SNP ministers say 'missing' ferries fiasco document has been found

A public inquiry into the ferries fiasco is now “urgent”, opposition politicians have said, after SNP ministers announced a key “missing” document had been found.

Transport minister Jenny Gilruth said a newly-unearthed email confirmed Derek Mackay, the disgraced former SNP minister, had signed off on a botched contract for two new CalMac ferries.

But Audit Scotland, the public spending watchdog, said there remained “insufficient documentary evidence” to explain why this decision was taken.

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Email discovery allows SNP to evade central ferry questions
Derek Mackay and Nicola Sturgeon, pictured before the former resigned in disgrace in 2020.Derek Mackay and Nicola Sturgeon, pictured before the former resigned in disgrace in 2020.
Derek Mackay and Nicola Sturgeon, pictured before the former resigned in disgrace in 2020.
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Ms Gilruth made the announcement at the start of a Holyrood debate on Wednesday on the ferries debacle, sparking fury from opposition MSPs, who had not been given sight of the document.

Tory MSP Stephen Kerr said it was “the height of disrespect” and “bordering on contempt of Parliament to treat us this way”.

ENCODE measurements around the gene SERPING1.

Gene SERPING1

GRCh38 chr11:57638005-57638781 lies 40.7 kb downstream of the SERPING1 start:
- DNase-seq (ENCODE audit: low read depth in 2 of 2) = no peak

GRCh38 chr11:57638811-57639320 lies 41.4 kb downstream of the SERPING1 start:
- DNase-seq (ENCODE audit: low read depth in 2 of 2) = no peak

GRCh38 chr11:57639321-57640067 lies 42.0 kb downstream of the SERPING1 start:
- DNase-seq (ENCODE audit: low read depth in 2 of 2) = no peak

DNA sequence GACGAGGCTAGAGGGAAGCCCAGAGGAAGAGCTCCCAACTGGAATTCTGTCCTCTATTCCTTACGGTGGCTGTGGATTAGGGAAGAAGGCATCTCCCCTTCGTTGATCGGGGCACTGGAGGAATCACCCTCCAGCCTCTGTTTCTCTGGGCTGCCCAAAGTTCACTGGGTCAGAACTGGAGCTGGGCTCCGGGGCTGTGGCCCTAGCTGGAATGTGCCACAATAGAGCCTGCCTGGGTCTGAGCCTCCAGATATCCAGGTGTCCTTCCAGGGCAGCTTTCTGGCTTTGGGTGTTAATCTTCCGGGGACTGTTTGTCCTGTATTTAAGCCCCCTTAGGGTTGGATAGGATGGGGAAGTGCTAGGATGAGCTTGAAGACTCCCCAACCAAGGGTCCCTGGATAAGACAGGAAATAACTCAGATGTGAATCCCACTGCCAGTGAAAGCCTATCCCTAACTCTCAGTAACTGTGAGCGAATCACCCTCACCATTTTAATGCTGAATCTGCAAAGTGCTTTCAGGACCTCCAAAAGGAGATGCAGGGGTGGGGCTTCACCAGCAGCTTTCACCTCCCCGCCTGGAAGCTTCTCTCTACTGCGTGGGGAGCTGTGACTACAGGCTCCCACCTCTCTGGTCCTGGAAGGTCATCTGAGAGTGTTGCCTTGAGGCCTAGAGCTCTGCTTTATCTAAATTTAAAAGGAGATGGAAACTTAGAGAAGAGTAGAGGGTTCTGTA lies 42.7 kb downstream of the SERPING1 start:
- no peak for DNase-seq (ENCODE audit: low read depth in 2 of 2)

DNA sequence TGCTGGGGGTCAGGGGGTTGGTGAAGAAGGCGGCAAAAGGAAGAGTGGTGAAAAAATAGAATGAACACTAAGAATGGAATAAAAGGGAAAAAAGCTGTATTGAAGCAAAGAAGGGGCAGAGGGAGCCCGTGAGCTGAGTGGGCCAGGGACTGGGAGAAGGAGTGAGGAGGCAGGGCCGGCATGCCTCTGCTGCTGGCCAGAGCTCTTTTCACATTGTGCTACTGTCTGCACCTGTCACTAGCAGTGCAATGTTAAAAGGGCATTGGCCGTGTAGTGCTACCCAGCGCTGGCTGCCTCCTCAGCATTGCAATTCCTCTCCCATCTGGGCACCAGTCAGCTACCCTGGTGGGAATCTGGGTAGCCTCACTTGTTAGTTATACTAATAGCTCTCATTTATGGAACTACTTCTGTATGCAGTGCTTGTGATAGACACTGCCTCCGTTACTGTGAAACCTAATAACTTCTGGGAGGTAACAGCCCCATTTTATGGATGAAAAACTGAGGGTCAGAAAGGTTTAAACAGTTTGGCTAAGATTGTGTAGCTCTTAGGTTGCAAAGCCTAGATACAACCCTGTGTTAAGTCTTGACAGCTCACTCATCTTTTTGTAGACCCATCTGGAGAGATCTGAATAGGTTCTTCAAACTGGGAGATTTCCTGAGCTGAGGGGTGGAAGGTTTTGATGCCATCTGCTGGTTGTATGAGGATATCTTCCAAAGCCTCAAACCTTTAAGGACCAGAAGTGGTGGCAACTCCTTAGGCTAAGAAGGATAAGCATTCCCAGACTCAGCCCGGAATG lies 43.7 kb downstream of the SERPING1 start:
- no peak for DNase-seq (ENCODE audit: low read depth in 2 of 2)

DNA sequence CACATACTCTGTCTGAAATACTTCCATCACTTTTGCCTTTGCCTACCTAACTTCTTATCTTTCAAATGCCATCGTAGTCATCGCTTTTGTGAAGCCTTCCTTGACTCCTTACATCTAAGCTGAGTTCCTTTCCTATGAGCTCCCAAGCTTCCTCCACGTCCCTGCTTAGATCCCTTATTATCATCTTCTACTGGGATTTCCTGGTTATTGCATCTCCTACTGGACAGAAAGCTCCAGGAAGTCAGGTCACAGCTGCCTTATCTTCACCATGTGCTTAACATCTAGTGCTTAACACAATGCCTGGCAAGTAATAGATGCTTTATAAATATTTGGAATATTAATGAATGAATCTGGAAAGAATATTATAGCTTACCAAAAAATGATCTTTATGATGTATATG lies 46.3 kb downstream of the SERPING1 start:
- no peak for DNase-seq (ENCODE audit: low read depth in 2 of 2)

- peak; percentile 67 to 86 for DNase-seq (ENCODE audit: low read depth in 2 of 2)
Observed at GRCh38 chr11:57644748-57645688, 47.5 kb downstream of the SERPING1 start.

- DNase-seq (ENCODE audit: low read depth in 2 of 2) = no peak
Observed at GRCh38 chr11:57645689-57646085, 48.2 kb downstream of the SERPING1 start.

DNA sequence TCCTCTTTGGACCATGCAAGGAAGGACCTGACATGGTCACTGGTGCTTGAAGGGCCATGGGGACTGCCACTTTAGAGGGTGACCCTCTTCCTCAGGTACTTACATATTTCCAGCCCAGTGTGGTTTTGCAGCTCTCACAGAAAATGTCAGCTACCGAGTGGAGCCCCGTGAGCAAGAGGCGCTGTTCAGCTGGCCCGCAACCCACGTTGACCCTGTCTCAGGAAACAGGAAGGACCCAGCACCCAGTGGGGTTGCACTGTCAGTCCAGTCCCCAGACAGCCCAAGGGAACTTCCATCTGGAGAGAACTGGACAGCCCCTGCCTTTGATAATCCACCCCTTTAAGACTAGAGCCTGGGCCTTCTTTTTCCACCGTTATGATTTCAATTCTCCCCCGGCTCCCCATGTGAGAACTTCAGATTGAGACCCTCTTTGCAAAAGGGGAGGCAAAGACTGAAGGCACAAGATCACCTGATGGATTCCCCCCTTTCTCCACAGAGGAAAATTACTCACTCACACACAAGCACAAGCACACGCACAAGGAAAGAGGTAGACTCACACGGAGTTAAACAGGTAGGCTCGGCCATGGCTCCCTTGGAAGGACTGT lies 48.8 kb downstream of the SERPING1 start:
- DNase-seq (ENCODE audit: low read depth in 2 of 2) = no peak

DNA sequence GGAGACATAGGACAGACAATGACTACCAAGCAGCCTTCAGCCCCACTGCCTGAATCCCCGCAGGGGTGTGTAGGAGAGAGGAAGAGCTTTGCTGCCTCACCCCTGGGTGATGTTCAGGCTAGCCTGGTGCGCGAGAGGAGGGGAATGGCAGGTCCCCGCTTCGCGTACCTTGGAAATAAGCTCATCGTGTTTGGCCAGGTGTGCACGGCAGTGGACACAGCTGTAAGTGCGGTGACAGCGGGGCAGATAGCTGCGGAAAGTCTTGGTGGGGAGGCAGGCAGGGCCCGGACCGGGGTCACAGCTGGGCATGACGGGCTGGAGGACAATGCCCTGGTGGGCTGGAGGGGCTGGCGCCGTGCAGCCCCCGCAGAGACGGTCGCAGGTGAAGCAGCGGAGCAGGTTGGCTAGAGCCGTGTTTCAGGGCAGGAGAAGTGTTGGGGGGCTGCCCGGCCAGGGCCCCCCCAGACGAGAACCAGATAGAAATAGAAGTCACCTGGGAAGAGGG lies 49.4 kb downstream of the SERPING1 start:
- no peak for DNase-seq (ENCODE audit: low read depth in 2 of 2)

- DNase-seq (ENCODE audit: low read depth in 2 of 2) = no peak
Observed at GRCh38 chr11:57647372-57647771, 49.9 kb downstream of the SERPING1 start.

Annabelle Ewing, deputy presiding officer of the Scottish Parliament, later ticked off ministers for failing to provide a copy to MSPs in advance.

It comes amid an ongoing row over the construction of two ferries, the Glen Sannox and the as-yet-unnamed hull 802, which are at least £150 million over budget and five years’ late.

A recent report from Audit Scotland found there was insufficient evidence to explain why the contract to build the vessels was given to the Ferguson shipyard in Port Glasgow, which has since been nationalised, without a full refund guarantee.

Documents show CMAL, the government ferries agency, raised concerns about this at the time, and remained concerned when the contract was signed.

Mr Mackay resigned in 2020 over messages sent to a 16-year-old boy.

First Minister Nicola Sturgeon was previously accused of seeking to blame him for giving the green light to the contract.

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An email sent on October 9, 2015, written by Mr Mackay’s private secretary and previously unreleased, reads: “The minister is content with the proposals and would like [them] to be moved on as quickly as possible please.”

Brandishing this in the Holyrood chamber, Ms Gilruth insisted it “destroys the opposition’s ridiculous conspiracy theories that another minister made this decision”.

However, an email sent later on October 9 shows Deputy First Minister John Swinney was also involved in the sign-off.

An official wrote: “Just finished my call with DFM. He now understands the background and that Mr McKay [sic] has cleared the proposal. So the way is clear to award.”

In a statement, Ms Gilruth said: “The email makes clear who approved the decision to award the contract to build vessels 801 and 802 to Ferguson’s shipyard.